Do you remember the kids’ story The Little Engine That Could? It’s about a train that is stuck trying to get over the mountain to deliver toys and food to boys and girls on the other side. Lots of big engines pass by and refuse to help pull the train over. Then a little blue engine chugs up and, though she’s small and has never been over the hill before, offers to help. While saying “I think I can, I think I can… ” she does the unexpected and makes it all the way to the top of the mountain.
Yes, it’s a children’s book, but the message applies to all of us. In order for your company to be successful, it’s imperative that you believe it’s possible. When my mother started her company JOBTRAK, she was in her mid-40s and was a stay-at-home mom. While she volunteered a lot, she did not have a paying job. Her co-founder was my brother Ken, who had just graduated from college. This was hardly the dream team anyone would invest in. When they told people about their idea, they received a range of responses from, “This will never work” to “Good idea, but you’re not experienced enough to make it happen” to “Wow, good for you” from someone who simply did not want to be openly negative. My mom and Ken had faith in their ideas and in themselves, however. And that’s what gave them the fuel to continue to contact potential customers even after they had heard “no” more often than “yes.” It’s also what compelled them to keep working hard when many people didn’t think their company would make it.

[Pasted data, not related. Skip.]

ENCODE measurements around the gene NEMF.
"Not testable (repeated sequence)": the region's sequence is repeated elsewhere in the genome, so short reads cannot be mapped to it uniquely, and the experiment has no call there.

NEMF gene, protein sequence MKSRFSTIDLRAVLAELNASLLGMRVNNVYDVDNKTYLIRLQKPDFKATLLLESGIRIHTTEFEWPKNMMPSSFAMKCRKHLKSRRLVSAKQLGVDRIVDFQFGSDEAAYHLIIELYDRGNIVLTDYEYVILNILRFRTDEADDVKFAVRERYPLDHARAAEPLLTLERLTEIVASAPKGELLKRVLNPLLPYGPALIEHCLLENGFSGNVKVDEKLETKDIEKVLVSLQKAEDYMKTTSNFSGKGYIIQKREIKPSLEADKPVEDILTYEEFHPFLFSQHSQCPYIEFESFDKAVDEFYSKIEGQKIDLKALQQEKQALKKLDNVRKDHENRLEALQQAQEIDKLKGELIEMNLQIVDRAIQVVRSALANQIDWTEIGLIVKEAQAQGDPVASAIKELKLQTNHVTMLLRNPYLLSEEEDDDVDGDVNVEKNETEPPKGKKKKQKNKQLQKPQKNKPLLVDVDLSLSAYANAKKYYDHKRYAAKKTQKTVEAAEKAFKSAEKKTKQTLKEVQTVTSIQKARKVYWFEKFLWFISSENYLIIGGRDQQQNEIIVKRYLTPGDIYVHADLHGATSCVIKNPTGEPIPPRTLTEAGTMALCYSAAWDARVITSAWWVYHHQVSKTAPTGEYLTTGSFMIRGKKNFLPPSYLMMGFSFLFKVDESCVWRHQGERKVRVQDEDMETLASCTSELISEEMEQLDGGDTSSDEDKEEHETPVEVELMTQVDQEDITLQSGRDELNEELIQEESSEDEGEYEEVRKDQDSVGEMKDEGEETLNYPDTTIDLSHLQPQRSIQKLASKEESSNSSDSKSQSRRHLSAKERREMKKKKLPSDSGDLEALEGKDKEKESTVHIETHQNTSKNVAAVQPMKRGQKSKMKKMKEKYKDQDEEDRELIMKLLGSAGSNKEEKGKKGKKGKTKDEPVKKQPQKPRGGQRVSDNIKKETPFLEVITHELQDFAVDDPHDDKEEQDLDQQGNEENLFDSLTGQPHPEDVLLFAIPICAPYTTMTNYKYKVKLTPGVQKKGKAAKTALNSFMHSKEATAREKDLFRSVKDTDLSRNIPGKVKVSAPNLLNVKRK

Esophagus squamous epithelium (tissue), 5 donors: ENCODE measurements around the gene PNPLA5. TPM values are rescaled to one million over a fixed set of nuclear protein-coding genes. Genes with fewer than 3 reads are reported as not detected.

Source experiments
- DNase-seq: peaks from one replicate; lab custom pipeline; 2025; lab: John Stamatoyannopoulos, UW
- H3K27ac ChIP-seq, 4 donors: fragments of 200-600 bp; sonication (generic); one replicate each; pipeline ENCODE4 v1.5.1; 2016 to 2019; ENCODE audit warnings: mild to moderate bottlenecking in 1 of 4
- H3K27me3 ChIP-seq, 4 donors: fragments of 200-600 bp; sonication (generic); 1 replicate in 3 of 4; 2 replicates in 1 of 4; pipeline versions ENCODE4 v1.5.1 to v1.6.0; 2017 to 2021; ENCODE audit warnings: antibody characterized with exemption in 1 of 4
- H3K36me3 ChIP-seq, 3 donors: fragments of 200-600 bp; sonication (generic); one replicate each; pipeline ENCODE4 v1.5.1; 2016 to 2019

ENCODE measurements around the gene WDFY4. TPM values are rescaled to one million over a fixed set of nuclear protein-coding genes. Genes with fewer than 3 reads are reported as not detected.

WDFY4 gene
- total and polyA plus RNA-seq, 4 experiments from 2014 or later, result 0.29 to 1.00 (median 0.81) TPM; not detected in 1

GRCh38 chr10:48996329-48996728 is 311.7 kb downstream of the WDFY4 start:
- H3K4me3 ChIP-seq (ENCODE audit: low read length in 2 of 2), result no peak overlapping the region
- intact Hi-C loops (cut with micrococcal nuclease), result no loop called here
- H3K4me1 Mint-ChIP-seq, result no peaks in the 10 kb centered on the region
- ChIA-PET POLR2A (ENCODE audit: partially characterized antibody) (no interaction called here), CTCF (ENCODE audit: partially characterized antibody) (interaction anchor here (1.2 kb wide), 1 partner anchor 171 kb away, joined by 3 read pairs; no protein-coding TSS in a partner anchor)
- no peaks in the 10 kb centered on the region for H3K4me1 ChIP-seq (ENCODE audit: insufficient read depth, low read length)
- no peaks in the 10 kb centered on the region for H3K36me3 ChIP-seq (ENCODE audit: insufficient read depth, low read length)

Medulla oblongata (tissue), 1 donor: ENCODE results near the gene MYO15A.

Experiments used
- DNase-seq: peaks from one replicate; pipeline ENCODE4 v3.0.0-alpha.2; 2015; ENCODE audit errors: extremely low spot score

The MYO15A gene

But make it, it did. After running JOBTRAK for 13 years, my mom and brother sold the company to Monster.com in 2011. Of course, it takes much more than having faith in yourself and your idea to be successful. And when I write about believing in yourself, I don’t mean you have to believe you have all the answers or all the necessary skills to run your company. What I mean is you must believe that if you don’t have what you need, you will be smart and resourceful enough to find it. So when you are up at 2 a.m. worrying about some aspect of your business, instead of wasting time fretting about what you can’t do, go back to sleep. Then in the morning figure out what you need to put in place or whom to speak with in order to find a solution.
A few months ago I was on a panel with Susan Sobbott, president of American Express Open, and she said something so dead-on I wish I’d thought of it. She told the audience, “If you didn’t know how to swim and your baby fell into the pool, you would not stand on the side and think, Oh, I can’t do this. No, you would dive right in.” Well, that’s the way you need to think about your business. Learn what you don’t know.